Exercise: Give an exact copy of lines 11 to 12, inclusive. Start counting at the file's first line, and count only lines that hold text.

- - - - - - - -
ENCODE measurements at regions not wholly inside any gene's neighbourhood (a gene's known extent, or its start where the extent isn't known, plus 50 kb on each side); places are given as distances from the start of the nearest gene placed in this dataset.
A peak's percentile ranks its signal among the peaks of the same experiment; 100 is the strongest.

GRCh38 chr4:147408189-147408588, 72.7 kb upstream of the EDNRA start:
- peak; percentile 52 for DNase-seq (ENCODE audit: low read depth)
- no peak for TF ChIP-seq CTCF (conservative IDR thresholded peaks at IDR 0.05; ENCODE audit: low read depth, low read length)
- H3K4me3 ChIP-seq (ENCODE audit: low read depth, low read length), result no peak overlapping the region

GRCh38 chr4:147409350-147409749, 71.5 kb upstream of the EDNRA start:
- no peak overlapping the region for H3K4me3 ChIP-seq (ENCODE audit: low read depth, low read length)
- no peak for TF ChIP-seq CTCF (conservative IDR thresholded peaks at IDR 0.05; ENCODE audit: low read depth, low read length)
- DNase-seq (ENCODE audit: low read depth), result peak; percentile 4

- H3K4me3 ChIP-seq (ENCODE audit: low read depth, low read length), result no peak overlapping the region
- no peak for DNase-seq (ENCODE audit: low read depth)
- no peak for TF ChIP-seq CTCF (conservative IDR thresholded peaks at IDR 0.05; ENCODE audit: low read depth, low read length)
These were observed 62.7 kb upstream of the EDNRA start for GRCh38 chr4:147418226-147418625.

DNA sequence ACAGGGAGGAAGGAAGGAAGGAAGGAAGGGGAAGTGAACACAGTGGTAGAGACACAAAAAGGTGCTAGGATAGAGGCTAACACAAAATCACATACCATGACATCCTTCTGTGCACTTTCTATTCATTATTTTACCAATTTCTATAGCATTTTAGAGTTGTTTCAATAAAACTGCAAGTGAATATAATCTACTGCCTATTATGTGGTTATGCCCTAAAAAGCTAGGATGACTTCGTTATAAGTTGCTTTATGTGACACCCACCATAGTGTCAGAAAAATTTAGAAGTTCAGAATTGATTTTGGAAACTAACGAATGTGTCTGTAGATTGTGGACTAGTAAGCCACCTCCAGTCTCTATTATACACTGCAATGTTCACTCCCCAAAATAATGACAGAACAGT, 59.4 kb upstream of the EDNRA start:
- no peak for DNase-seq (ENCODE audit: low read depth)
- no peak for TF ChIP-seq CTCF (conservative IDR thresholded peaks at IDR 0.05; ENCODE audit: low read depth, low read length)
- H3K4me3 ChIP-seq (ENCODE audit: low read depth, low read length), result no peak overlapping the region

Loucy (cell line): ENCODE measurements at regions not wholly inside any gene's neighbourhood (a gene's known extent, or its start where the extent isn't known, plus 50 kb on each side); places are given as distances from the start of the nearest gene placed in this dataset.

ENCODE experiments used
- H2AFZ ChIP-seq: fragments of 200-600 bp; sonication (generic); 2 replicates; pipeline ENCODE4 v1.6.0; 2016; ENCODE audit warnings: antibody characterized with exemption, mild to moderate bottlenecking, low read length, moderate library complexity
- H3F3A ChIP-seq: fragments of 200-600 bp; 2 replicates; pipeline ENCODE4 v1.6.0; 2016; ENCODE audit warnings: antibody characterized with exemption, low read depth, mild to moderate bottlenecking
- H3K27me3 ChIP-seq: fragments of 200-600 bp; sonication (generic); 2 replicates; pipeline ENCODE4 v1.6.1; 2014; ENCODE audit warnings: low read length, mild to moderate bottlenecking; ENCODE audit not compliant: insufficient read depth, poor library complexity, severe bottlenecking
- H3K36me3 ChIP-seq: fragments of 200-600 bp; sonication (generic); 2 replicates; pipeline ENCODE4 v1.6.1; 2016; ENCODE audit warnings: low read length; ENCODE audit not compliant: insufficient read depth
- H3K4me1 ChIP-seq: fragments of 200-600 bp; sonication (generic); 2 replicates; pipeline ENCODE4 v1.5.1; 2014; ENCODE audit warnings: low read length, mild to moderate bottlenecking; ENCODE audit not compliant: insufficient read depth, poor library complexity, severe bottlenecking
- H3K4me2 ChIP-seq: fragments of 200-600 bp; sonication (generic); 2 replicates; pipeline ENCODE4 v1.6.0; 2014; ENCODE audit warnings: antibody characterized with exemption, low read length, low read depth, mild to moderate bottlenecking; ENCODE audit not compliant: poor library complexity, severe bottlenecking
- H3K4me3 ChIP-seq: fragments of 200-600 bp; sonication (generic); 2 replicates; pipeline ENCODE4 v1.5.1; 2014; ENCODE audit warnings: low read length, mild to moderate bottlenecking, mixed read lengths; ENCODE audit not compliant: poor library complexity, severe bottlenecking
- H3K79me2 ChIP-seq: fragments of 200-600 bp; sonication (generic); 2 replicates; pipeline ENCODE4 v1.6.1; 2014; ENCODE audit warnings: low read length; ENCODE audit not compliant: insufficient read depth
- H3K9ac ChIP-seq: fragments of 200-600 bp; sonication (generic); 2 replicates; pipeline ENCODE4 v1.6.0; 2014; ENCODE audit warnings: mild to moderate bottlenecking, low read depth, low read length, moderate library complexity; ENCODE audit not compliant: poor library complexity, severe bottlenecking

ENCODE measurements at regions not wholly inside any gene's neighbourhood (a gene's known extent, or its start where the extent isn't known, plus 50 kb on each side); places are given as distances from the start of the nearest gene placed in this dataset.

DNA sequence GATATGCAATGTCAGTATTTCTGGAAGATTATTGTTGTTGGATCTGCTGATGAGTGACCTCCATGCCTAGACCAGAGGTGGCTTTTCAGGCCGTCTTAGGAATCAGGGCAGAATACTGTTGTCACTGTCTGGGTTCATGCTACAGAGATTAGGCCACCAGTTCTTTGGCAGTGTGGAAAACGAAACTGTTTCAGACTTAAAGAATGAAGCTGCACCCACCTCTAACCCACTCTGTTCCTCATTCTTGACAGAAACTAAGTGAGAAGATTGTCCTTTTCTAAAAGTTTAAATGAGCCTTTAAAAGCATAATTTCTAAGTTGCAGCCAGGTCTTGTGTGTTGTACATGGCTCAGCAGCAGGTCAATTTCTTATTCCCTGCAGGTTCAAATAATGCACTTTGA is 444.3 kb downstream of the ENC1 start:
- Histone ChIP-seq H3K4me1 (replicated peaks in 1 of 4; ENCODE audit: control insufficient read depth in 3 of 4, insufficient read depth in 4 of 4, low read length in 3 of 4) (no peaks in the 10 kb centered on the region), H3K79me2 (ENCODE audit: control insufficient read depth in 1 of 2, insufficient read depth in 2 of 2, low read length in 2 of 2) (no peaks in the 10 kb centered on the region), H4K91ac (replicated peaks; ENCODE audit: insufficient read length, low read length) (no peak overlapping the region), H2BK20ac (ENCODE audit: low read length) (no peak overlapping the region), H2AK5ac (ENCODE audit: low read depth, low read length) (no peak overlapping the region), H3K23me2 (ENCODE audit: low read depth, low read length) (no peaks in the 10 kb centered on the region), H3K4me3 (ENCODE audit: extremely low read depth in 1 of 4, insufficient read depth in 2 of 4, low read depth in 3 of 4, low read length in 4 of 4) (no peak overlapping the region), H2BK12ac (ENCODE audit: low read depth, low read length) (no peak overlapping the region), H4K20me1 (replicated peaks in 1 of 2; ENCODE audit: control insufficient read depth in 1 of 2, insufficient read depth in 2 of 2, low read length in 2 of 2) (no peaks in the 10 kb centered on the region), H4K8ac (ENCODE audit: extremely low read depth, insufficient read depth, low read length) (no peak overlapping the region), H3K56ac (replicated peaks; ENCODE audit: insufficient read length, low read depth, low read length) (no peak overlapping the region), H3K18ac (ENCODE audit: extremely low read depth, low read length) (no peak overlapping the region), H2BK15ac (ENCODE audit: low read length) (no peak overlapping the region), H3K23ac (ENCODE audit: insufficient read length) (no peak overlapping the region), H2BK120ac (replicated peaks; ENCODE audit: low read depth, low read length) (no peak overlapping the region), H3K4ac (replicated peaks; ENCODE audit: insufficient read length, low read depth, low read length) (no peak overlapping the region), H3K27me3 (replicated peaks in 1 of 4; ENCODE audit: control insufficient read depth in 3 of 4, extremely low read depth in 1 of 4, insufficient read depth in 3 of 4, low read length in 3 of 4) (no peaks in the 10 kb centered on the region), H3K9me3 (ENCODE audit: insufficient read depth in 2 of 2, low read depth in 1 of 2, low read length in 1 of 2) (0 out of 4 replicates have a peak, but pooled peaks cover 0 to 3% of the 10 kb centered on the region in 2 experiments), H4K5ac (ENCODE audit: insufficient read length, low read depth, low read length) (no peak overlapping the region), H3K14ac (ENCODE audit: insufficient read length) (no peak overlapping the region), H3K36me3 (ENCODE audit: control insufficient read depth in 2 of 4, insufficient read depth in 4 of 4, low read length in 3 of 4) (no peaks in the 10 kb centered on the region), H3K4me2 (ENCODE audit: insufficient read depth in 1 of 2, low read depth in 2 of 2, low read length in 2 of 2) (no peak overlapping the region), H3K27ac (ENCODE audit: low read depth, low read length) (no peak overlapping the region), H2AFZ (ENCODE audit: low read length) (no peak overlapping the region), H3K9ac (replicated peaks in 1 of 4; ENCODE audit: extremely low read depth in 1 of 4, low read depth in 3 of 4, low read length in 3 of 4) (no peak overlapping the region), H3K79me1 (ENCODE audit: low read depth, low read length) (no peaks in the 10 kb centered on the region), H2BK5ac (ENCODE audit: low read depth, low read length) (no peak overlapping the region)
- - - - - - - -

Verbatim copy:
- H3K4me3 ChIP-seq (ENCODE audit: low read depth, low read length), result no peak overlapping the region
- no peak for DNase-seq (ENCODE audit: low read depth)